and debating the Law. We first hear of Pharisees in the mid-second century BC, as a religious group heavily involved in politics. (At this time, Israel was an independent kingdom under the Hasmonean kings.) Pharisees continued to be involved in politics until the Jewish revolt of 66-70, which was brutally suppressed by the Romans. Pharisees lived and worked all over Israel, and quite likely beyond. (St. Paul, who came from Tarsus in modern Southern Turkey, declares in a speech in Acts (23:6) that he is ‘a Pharisee and son of Pharisees’.) Wherever they lived, Pharisees were local experts in the Law. Along with the written Law, they were known for being interested in oral tradition, which they regarded as having great authority. They were also known for their devotion to keeping the Law themselves, especially the purity laws. Pharisees held some distinctive theological beliefs. They believed that the soul survived death and would be resurrected and judged at the end of time. They believed in divine providence and in a complex system of spirits and angels. Jesus sometimes encounters Pharisees in synagogues, but we do not know whether Pharisees were attached to a particular synagogue, as Rabbis are now. All four gospel writers present them (along with scribes, priests and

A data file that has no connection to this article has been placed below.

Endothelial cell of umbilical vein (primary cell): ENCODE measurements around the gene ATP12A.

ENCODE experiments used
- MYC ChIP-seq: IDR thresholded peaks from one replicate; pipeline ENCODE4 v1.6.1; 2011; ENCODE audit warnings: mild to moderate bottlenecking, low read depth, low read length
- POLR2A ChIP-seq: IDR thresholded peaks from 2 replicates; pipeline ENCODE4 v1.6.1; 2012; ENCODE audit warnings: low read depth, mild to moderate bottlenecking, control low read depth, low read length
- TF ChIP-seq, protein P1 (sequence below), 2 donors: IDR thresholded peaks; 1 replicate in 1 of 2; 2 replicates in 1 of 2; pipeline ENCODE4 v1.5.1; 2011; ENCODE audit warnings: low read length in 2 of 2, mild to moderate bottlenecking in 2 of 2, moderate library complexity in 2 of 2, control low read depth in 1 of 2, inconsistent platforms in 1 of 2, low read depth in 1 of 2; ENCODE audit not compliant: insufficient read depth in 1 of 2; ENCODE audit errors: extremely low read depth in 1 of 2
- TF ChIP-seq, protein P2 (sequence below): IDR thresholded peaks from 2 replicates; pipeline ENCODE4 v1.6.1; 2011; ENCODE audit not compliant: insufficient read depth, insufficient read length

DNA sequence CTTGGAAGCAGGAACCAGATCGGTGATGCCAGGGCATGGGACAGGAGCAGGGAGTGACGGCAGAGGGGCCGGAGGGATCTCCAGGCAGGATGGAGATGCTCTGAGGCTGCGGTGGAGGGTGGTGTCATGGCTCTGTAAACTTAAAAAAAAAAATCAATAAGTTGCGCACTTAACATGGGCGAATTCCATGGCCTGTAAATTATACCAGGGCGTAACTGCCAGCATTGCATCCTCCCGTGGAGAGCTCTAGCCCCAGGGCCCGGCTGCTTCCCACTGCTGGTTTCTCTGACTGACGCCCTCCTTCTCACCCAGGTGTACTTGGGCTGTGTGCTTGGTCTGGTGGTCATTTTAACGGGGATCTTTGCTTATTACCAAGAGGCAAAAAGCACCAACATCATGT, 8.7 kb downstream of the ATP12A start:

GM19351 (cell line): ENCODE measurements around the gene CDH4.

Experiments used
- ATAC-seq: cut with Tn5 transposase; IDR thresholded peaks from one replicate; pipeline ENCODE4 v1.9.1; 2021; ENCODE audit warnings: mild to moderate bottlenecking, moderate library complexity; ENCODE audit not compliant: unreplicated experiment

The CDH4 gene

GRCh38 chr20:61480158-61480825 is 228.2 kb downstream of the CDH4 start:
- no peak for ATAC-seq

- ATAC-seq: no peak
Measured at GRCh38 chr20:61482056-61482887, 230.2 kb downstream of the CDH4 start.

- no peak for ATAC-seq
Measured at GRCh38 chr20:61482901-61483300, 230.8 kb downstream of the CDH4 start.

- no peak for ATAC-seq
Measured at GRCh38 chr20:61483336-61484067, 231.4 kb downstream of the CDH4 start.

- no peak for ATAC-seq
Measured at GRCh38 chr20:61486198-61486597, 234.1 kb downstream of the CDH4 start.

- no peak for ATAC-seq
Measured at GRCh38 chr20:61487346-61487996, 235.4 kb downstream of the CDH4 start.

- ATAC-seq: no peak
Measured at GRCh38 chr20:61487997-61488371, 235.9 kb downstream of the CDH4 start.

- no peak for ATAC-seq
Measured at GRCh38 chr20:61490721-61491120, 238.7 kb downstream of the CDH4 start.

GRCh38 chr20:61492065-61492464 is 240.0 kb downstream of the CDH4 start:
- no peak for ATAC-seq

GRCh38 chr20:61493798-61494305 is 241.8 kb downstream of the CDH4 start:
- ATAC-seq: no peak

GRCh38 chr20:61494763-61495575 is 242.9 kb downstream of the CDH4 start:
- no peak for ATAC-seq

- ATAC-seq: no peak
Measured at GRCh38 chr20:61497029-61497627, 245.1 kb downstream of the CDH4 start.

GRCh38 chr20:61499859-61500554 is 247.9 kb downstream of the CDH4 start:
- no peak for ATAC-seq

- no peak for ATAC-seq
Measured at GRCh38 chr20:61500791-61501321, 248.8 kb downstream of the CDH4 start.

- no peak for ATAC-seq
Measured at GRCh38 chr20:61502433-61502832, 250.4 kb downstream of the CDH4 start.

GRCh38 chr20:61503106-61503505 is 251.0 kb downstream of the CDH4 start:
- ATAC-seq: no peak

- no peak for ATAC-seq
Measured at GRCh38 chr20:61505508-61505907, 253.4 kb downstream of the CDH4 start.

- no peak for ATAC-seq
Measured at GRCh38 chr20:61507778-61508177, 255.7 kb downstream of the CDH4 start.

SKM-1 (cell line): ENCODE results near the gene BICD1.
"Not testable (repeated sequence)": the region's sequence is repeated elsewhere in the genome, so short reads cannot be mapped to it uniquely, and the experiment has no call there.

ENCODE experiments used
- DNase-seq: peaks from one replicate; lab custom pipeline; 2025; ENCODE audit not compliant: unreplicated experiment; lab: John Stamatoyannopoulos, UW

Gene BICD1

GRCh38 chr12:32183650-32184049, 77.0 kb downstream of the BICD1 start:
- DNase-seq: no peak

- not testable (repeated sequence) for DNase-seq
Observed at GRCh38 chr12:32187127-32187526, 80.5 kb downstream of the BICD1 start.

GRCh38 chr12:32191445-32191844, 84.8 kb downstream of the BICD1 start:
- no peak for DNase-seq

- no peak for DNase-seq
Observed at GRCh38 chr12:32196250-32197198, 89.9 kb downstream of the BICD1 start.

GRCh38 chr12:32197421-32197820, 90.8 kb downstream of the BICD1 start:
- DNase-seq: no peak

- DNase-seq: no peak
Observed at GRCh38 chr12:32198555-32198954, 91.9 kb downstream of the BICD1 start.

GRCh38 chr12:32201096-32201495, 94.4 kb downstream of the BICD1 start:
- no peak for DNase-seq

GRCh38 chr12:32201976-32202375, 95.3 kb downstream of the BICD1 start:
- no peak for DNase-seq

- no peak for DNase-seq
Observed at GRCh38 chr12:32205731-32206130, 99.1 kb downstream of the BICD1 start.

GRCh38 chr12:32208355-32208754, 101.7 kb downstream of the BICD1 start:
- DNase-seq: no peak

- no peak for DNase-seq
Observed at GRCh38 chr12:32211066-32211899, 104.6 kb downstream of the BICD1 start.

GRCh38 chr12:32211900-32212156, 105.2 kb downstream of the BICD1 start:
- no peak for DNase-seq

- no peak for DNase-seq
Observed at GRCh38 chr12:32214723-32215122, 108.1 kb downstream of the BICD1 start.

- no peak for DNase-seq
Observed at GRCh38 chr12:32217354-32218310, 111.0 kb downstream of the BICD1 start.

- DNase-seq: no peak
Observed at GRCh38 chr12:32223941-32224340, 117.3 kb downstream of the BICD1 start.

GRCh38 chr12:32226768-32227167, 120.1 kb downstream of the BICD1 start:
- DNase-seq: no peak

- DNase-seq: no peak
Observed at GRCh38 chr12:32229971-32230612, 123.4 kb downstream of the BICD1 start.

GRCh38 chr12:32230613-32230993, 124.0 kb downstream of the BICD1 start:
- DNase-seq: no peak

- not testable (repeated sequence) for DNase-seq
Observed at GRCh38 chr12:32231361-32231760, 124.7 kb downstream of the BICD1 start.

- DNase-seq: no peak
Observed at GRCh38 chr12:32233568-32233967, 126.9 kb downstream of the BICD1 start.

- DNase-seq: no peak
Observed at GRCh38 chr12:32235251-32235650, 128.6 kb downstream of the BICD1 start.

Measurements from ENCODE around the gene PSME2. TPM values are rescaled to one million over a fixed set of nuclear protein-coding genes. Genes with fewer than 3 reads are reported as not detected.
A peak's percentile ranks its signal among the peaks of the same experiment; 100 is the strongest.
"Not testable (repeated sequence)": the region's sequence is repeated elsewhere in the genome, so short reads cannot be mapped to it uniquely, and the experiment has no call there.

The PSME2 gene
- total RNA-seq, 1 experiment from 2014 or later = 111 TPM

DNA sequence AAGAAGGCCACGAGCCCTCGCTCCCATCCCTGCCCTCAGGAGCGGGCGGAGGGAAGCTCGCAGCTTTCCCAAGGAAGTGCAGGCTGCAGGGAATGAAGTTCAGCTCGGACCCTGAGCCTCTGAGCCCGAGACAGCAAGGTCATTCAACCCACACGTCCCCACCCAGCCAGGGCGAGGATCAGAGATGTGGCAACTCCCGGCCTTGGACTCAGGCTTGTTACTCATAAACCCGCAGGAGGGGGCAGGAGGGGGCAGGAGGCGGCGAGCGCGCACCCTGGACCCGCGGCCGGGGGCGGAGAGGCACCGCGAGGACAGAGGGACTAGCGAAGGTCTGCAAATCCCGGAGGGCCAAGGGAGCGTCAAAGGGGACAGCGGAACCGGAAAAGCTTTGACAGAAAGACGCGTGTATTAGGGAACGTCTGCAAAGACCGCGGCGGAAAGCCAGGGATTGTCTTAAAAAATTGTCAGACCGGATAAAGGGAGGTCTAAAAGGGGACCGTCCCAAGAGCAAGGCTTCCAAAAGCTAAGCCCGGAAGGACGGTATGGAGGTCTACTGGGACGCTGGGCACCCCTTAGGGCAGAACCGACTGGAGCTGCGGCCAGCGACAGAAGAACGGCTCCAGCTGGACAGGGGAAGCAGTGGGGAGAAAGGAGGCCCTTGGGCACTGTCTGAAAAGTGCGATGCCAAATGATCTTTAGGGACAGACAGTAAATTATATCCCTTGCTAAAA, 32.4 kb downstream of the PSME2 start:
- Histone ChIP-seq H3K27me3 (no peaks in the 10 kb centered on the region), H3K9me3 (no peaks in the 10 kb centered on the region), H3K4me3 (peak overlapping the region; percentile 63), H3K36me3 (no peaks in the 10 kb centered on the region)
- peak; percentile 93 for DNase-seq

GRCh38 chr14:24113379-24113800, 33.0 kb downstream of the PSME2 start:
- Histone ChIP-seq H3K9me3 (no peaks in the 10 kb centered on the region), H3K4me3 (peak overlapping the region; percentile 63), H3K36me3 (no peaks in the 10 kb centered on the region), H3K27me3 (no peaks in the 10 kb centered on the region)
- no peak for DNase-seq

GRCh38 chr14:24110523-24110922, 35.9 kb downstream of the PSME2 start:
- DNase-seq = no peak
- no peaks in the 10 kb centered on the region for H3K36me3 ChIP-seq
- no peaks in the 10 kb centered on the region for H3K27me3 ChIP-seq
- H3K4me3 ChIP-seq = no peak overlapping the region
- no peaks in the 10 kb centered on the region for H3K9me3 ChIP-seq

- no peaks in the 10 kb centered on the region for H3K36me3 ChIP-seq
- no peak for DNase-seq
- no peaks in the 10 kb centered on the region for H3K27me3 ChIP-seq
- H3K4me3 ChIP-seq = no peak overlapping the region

Sadducees) in a very negative light, but their criticisms of Jesus are usually very moderate. They object, for instance, to Jesus’ picking grain on the Sabbath when he doesn’t need to, or healing a man with a long-term disability on the Sabbath instead of waiting till the next day. The great majority of Jews at the time would probably have felt they were right. The word ‘rabbi’ means ‘teacher’ in Hebrew; Jesus is several times called ‘Rabbi’ in the gospels. By New Testament times, Rabbis probably existed wherever there were communities of Jews, but they may not have been attached to a particular synagogue as they often are now. In the first century, it is not clear what the difference was between...
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